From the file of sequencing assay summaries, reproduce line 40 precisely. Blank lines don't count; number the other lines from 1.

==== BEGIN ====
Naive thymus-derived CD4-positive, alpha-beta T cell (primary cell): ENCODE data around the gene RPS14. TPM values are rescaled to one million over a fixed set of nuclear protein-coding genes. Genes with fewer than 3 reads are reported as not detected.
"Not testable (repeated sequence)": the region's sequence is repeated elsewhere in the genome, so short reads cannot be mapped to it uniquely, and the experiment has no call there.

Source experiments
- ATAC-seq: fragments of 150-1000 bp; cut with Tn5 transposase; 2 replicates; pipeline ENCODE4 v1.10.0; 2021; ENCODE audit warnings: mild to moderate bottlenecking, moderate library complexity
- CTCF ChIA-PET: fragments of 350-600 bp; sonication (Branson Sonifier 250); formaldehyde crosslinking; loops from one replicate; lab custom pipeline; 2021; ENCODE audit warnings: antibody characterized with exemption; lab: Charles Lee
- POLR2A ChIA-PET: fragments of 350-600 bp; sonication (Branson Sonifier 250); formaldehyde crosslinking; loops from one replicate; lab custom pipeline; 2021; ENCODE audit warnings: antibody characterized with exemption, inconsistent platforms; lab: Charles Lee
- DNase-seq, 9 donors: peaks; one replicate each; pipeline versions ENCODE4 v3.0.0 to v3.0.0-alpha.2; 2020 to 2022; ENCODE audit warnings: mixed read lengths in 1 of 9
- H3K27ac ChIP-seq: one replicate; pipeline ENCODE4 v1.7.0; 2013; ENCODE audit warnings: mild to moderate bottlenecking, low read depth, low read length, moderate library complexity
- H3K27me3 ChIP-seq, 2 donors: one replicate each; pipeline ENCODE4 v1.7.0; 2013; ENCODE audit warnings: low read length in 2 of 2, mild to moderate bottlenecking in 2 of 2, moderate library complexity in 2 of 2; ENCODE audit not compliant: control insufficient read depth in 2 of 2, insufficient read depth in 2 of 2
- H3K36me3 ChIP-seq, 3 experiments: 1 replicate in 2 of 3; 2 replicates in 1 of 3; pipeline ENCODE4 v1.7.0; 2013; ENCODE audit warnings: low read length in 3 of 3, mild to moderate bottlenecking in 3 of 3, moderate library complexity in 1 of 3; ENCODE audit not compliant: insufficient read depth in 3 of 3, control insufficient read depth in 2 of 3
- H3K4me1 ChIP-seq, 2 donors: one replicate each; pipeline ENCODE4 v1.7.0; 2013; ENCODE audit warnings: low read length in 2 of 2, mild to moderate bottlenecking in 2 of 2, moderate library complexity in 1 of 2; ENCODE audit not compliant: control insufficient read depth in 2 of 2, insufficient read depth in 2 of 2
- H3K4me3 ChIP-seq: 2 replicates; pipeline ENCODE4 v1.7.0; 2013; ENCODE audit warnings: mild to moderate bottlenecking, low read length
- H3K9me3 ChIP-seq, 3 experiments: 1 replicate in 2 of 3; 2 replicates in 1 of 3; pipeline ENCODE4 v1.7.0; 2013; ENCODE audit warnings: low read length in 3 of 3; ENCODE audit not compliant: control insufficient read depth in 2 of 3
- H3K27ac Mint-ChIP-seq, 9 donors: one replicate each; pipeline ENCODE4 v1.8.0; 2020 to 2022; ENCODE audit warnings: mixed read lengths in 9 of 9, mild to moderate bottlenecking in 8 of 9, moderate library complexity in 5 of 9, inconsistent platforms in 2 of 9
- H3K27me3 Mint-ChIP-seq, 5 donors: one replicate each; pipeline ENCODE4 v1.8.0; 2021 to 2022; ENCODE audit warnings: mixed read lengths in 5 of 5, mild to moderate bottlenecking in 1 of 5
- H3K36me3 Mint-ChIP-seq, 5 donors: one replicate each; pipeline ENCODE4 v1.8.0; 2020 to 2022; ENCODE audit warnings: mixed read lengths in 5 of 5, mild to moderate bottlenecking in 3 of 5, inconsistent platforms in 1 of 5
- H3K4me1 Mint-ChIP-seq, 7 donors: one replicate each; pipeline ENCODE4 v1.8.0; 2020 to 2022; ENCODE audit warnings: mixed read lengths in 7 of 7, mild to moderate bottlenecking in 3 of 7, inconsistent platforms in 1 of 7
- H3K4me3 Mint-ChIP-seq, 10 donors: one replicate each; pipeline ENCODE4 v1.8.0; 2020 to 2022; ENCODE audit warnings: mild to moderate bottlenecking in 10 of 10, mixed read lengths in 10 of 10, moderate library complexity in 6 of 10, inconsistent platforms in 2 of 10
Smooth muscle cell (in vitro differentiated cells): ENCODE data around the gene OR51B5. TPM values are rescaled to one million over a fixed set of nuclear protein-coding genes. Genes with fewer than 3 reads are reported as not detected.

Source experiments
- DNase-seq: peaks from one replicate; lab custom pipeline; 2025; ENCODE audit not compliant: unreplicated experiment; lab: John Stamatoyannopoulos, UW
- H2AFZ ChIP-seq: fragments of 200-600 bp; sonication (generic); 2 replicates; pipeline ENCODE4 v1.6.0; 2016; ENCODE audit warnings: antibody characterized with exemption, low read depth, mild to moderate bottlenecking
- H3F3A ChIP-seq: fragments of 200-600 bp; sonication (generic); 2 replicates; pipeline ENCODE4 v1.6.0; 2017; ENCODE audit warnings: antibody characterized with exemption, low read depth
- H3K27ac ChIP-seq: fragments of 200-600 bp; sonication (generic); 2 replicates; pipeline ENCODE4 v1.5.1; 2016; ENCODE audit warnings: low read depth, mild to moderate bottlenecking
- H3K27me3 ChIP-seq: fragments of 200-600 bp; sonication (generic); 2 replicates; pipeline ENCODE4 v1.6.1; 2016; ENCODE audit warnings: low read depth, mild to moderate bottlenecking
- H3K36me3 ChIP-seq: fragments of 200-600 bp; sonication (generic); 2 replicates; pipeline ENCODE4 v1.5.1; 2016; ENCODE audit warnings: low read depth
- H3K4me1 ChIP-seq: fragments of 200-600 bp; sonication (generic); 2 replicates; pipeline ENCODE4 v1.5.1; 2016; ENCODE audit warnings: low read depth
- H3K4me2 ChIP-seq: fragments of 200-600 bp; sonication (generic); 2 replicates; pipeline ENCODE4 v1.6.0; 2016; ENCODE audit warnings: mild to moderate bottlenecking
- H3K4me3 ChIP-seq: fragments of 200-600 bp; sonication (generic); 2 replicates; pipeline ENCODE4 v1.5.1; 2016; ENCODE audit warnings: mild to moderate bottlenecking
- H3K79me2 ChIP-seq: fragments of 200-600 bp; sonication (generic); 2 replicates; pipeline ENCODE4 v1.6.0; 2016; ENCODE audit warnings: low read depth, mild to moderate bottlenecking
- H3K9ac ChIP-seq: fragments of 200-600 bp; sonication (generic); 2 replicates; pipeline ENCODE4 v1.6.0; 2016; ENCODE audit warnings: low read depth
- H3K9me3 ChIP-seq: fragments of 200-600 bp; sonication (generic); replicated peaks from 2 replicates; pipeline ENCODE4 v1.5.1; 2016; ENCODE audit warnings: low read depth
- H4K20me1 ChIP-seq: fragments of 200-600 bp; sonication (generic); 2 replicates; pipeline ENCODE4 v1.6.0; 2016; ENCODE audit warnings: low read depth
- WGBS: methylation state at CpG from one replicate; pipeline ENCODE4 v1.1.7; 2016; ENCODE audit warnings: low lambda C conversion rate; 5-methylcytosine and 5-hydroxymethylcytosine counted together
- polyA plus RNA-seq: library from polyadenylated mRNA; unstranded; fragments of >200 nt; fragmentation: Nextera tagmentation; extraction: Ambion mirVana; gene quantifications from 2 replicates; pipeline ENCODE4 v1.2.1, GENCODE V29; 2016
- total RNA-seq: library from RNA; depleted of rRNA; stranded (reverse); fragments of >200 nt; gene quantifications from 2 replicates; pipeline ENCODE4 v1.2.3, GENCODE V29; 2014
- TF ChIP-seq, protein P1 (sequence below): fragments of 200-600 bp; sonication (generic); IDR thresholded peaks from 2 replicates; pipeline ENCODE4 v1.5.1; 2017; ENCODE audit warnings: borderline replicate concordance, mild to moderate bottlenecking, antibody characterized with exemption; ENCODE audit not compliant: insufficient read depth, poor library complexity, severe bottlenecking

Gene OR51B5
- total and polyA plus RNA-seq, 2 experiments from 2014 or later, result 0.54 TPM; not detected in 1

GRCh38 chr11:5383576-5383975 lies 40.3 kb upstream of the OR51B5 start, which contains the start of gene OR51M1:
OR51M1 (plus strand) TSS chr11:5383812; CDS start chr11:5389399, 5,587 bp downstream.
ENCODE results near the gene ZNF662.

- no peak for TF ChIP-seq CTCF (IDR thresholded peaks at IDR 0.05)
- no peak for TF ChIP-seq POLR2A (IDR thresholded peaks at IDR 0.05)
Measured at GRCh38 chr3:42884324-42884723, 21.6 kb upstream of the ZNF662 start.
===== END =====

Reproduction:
GRCh38 chr11:5383576-5383975 lies 40.3 kb upstream of the OR51B5 start, which contains the start of gene OR51M1: